S. Korea seeks to play greater role in the Arctic

SEOUL, July 25 (Yonhap) -- South Korea on Thursday unveiled a set of measures to strengthen its presence in the Arctic that include boosting its research activities in the region, as well as the possible construction of its second icebreaker.

Under the plans, the country will first seek to boost and strengthen its cooperation with other countries, the Ministry of Oceans and Fisheries said.

"Unlike in the Antarctic region, the exclusive rights of neighboring countries are generally acknowledged in the Arctic, and therefore cooperation with the countries located along the coast of the Arctic region is more important than anything else," Yoon Jin-sook, the minister of oceans and fisheries, was quoted as saying.

Already 82 percent of areas and waters in the Arctic is claimed by the surrounding countries, including Russia and the United States, with the remaining 18 percent recognized as international waters, the ministry said in a press release.

The Arctic is believed to hold up to 30 percent of the world's unidentified deposits of natural gas and about 13 percent of oil.

South Korea joined the Arctic Council as an observer in May. The council currently consists of only eight member states with territories in the Arctic and 32 observers, including nine governmental and 11 non-governmental organizations.

The country will also intensify its research efforts in the Arctic to monitor climate change and its impact on the world and the Korean Peninsula, according to the ministry.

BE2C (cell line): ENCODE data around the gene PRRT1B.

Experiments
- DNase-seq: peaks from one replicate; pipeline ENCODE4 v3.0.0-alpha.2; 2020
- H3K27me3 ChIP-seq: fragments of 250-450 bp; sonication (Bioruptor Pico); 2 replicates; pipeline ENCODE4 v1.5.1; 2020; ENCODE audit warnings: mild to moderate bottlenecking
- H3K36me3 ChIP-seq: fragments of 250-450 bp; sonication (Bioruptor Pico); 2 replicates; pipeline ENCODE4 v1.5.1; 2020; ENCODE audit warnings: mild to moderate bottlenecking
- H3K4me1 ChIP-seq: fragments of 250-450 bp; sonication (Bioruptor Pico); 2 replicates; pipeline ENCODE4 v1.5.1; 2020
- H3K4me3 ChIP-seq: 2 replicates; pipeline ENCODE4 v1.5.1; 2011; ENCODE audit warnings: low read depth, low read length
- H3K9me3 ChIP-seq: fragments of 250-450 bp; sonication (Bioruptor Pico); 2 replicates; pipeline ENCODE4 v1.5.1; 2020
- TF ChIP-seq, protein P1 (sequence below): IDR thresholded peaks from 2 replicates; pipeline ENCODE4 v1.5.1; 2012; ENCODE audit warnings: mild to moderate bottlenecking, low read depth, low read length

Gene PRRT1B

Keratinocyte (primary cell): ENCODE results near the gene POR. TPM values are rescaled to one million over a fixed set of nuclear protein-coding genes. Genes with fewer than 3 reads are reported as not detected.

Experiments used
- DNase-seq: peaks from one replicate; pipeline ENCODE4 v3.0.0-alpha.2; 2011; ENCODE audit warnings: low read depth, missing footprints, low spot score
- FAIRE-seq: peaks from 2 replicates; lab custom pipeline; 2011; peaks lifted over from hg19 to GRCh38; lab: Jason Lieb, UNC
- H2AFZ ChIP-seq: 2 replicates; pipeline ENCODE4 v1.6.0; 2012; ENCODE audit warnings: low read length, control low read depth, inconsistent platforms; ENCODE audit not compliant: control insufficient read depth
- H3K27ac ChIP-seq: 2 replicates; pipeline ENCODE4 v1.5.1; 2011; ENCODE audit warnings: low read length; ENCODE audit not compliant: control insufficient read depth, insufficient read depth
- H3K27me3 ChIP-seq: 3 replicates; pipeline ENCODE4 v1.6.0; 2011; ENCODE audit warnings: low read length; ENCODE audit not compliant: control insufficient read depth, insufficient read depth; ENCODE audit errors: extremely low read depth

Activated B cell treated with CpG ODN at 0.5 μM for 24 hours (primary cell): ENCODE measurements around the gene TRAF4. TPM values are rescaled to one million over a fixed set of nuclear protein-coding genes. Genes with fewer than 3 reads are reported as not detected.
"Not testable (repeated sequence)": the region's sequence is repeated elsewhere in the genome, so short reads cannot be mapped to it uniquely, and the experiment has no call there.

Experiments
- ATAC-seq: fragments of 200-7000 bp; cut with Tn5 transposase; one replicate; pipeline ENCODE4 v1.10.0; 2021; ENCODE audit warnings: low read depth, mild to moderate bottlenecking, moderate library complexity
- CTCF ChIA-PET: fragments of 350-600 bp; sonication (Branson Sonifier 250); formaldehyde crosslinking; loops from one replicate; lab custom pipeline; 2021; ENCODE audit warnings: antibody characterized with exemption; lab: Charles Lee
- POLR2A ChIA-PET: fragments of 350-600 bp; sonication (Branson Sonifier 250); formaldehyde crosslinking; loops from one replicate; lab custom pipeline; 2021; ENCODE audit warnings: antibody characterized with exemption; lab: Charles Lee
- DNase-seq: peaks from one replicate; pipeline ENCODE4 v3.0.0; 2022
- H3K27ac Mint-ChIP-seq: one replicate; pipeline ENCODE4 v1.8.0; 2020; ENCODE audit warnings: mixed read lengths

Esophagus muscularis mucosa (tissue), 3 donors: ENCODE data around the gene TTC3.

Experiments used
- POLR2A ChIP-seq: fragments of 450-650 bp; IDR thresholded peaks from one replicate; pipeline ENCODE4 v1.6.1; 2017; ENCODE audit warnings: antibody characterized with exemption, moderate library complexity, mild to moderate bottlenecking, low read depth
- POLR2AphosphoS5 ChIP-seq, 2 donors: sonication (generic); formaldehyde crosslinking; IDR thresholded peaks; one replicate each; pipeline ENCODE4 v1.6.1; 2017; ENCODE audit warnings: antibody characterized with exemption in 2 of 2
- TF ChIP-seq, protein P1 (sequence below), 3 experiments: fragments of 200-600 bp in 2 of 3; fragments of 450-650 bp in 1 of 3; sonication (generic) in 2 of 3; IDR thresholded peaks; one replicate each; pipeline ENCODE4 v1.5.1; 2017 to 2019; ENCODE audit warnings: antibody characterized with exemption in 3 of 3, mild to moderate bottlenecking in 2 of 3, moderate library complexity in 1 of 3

To this end, the country will expand the size and activities of its Arctic research facility, Dasan Station, located in Ny-Alesund of Norway's Svalbard Islands.

It will also consider building its second icebreaker, the ministry said. The country's first-ever icebreaker, the Araon, was launched in 2010.

In addition to its research and development efforts, the government will step up efforts to explore and expand the country's commercial gains in the Arctic.

A South Korean shipping company is already set to launch a pilot service next month, using a North Pole shipping route to Europe.

The government is seeking to sign a memorandum of understanding (MOU) with Russia for cooperation on the joint development of a port in the Arctic Ocean, it said.

South Korea has already signed an MOU for cooperation in joint exploration of natural resources with Greenland.

"It will seek to sign MOUs on the joint development of natural resources with other surrounding countries," the ministry said.

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